Another deer story: The computer that helps run our house announced movement on the west side. I was about to step out the front door anyway, so continued out and walked toward that area. As I stepped around the corner, I saw a good-sized buck and a smaller doe standing there about 20-25 feet away, staring at me. Neither seemed concerned about me - more curious than startled. We stood there a few seconds watching each other and then a second doe appeared to my immediate left. I hadn’t even noticed it. It strolled in front of me from left to right, about 5 or 6 feet away, and glanced up at me, as if thinking “Good morning.”
And I turned around and walked away.
One morning I went out to the garage for something and as I approached a corner, a lizard which was about 6-7 inches long, saw me, freaked out, and almost flew around the corner toward a rack of firewood.
But before it had moved more than a foot, a black and yellow king snake, about 2-3 feet long, jumped out of nowhere and grabbed the lizard in the middle, between the fore legs and hind legs. Then the snake saw me and decided, as did the lizard a fraction of a second before, that I was far too big and too close for comfort. It dropped the lizard and flew under the firewood rack.
The lizard dropped to the ground, apparently remembered that I was there, and continued fleeing around the corner - and under the same rack the snake had just hid under.
I don’t know what happened under there, but it probably didn’t go well for the lizard.
One day I was driving into the nearest town and came upon a strange scene. Two women were out in the two-lane road and their pickup truck was parked on the shoulder. They were trying, in vain, to grab about a dozen shih tzu puppies who were running all over the place. The young women seemed genuinely concerned that one or more was going to get run over before they got them all back in their truck. Each of them had an armful of dogs, but when they tried to pick up another dog, one or two others would wriggle out and resume running around. I was trying to drive through very slowly but then had to just stop completely. One dog ran over under the driver side window and looked up at me with a happy look on its face, seeming so say “We’re playing in the road! You want to play with us?”
The traffic was very light and the few cars were all slowing down as I was so I guess all the dogs eventually made it home ok.
We were having a problem with squirrels eating plants near our front door. So I got a small trap and started trapping them. I would drive them a mile or so away and release them, hoping they couldn’t find their way back.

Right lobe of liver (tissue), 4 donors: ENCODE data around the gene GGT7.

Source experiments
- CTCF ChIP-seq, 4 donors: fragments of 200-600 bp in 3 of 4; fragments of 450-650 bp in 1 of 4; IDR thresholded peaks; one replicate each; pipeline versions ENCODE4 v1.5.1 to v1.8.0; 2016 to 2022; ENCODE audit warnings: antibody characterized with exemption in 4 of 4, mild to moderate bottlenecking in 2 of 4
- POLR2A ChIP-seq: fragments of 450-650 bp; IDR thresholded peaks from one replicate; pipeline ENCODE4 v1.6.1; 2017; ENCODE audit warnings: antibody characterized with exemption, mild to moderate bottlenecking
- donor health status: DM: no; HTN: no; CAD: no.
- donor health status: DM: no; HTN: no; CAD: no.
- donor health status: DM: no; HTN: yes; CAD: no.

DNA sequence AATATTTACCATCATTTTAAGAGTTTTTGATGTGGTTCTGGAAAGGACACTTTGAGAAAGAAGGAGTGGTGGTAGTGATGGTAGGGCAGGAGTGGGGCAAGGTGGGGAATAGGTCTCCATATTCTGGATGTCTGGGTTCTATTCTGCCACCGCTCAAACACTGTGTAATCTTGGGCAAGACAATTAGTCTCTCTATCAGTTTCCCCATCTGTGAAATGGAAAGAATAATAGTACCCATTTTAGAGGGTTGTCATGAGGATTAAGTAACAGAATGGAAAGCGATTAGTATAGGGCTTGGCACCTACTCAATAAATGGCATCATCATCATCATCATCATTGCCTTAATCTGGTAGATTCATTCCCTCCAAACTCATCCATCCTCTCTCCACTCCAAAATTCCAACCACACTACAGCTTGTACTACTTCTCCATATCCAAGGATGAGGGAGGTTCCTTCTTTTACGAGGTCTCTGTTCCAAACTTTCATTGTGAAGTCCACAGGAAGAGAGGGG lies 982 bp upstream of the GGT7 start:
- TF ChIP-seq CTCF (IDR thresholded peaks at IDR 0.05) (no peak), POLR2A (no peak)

However, one day what I trapped wasn’t a squirrel. It was a small skunk. But now I had a problem. How could I get close enough to release the skunk without being sprayed? But I figured out how to get close enough without being seen. I rigged a hook on a nearby beam and ran monofilament line to a point about 20 feet away. As I started pulling the line to raise the trap door, Pat was watching out a nearby window and using a radio to update me on how things were going, because I couldn’t see from my vantage point. She advised that the trap door was fully raised and the skunk had noticed that it was no longer trapped and was leaving. Then she notified me that the skunk was fully out - but that it was coming toward my position.
Happily, I managed to get away unscathed.
One morning, we were reading our e-books and eating breakfast at a table near the sliding door which opens out to the deck. A small rabbit came up and sat at the door as though watching us eat breakfast. I don’t like them up on the deck because they leave little droppings which we might track into the house. So I got up and opened the door and walked toward the rabbit until it got to the edge of the deck and jumped down to the ground. Then I returned to the table and resumed reading and eating breakfast.
A few minutes later the rabbit was back up at the door watching us eat breakfast.
So I went out and walked it off the deck again. We repeated this about 4 or 5 times. It was almost like the rabbit was wanting to know if I could come out and play some more.
Animals are weird.
Speaking of rabbits, we have one that we’re pretty sure was born under a storage shed beside the garage. It imprinted on our yard and spends most of each day under the edge of a bush in the front yard. When either of us is at the kitchen sink washing dishes or preparing a meal, and we look out the garden window into the front yard, there’s a 60% chance that this rabbit will be sitting or napping under the edge of this bush.
One day I put up a sign so that the other animals would know that this spot belonged to the rabbit and that they should not sit there.